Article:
Arjun Singh: I am not in favour of political appointments. At the same time, one has to admit that certain individuals in politics today have earned a name for themselves in academics, and have done a lot in their field. Such cases could be understood. But appointments totally for political reasons, especially of those people who have no experience and are enjoying positions without any reason--that is totally wrong and unacceptable. 

Nagendar Sharma: Is the new United Progressive Alliance (UPA) government considering steps to prevent political appointments and to restore the sanctity of such eminent institutions?

Arjun Singh: I think this is a universally acceptable norm, and to implement this is my duty, towards which I would make all efforts possible.

BBC listener from UAE : Sir, we are ashamed that even history has been distorted in our country. Education is becoming expensive and only the rich can afford it. Government schools are in a poor shape, primary school teachers are made to do all sorts of work--from census to electoral rolls preparation. Should the poor countrymen expect a change from the new government?

Arjun Singh: I agree with this listener’s impression, and I think that during the period after independence many efforts were made to provide opportunities for all, but the policies followed during the past four-five years have only confused the scenario and it has not helped at all. Now to come out of such an environment we would have to take concrete steps, which could also trouble a few people. But the government is eager to act and appeals for cooperation from countrymen.

BBC listener from Aizwal : Sir, why is there no authority to look after the Central Universities, when we have a clear guidelines for the Kendriya Vidyalayas? In the name of autonomy, the Central Universities practice educational untouchability. Can the government form a Central Universities Services Commission to look after the appointments and transfers in Central Universities?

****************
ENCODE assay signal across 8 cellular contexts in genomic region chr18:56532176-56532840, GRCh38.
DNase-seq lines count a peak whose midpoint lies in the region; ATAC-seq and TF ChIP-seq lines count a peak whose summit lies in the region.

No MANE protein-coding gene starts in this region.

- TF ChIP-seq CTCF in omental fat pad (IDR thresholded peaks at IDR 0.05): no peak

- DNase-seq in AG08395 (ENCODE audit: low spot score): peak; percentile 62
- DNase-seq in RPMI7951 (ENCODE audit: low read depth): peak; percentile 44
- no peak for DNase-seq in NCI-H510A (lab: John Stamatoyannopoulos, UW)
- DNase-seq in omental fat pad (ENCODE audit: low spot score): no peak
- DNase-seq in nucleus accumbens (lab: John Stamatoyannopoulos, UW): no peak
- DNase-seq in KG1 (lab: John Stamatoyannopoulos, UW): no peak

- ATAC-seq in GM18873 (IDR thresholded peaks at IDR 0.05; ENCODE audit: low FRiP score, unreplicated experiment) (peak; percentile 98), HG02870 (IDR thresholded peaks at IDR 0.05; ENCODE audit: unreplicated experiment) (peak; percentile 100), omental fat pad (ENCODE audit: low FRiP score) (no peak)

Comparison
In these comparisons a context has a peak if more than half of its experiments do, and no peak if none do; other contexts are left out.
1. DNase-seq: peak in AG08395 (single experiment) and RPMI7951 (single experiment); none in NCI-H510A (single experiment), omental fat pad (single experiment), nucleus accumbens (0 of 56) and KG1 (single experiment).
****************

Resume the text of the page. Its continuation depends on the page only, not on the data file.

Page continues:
Arjun Singh: I think that the basis of education should be such that these complaints do not arise at all. However, talking in practical terms, I have information that at some places such things, as pointed out by you, do happen. But without accurate and precise knowledge, it is difficult to act. What is important is that we instil a sense of confidence in people, have proper knowledge of matters concerned and then do the rectification work.

BBC listener from Zurich: Sir, I want to know what the new government can do about those studying abroad, and want to serve their country after going back? We have numerous problems, we don’t come to know about interviews, vacancies, and other related information, and our roots are weakened. What can we expect?

Arjun Singh : All rules that are there in the normal course are available to all, tell me what help you need and I would see what I can do.